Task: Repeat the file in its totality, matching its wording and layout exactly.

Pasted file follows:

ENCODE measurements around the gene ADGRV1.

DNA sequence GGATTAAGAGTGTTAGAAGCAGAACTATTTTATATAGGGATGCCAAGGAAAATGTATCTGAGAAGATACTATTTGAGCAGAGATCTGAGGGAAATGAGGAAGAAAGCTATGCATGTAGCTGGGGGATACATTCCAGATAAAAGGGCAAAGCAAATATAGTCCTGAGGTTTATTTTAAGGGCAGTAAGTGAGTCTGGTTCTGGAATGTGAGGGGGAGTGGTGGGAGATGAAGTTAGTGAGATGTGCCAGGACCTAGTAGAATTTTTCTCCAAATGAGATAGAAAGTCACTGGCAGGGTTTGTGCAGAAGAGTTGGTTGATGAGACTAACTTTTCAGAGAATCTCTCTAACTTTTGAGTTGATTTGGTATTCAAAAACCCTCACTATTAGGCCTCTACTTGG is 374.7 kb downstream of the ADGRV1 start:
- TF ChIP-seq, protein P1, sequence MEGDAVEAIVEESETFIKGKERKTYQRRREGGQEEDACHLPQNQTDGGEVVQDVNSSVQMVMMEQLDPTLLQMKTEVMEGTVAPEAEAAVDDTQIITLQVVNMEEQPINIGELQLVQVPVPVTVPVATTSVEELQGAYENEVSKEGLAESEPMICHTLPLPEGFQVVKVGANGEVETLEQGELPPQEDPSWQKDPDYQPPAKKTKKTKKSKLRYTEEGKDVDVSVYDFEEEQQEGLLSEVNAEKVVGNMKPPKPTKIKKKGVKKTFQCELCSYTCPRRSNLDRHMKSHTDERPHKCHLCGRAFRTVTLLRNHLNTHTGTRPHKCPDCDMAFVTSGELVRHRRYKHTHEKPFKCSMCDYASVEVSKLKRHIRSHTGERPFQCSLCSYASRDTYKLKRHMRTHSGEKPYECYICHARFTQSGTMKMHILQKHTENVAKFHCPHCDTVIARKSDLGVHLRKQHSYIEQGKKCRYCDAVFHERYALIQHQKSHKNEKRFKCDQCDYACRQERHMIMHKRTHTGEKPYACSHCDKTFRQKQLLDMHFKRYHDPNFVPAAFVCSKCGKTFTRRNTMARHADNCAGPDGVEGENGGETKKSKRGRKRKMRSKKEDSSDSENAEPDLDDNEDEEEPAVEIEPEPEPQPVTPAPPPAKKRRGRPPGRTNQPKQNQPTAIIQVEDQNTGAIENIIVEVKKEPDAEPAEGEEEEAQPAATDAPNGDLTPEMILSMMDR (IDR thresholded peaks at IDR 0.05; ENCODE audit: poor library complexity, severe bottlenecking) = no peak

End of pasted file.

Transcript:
ENCODE measurements around the gene ADGRV1.

DNA sequence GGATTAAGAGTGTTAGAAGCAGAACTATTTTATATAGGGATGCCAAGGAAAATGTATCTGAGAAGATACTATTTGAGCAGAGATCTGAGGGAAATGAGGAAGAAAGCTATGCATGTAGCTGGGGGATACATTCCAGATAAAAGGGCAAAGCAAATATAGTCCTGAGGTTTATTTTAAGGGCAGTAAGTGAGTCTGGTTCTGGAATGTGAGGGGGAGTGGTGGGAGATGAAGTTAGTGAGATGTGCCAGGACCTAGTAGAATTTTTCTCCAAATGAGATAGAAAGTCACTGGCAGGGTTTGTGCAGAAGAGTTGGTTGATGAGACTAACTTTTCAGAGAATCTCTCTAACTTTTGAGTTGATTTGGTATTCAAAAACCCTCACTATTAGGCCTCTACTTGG is 374.7 kb downstream of the ADGRV1 start:
- TF ChIP-seq, protein P1, sequence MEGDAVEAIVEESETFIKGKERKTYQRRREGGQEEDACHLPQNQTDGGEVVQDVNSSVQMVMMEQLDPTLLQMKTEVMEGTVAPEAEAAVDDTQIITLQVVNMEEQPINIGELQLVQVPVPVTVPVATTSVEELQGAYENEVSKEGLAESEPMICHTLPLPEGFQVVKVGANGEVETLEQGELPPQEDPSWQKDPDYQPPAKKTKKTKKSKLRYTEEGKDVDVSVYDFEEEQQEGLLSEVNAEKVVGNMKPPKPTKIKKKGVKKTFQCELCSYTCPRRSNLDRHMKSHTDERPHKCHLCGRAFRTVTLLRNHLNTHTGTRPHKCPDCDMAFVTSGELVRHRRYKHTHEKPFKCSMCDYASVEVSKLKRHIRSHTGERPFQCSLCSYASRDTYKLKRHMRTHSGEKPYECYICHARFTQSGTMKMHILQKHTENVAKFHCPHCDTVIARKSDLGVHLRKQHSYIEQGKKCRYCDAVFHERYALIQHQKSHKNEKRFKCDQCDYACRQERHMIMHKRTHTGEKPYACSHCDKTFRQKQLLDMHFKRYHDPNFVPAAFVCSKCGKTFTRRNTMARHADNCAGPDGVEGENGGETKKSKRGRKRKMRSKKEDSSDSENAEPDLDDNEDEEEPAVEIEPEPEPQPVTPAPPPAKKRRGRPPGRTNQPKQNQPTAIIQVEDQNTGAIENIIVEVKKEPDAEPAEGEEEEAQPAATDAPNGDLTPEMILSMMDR (IDR thresholded peaks at IDR 0.05; ENCODE audit: poor library complexity, severe bottlenecking) = no peak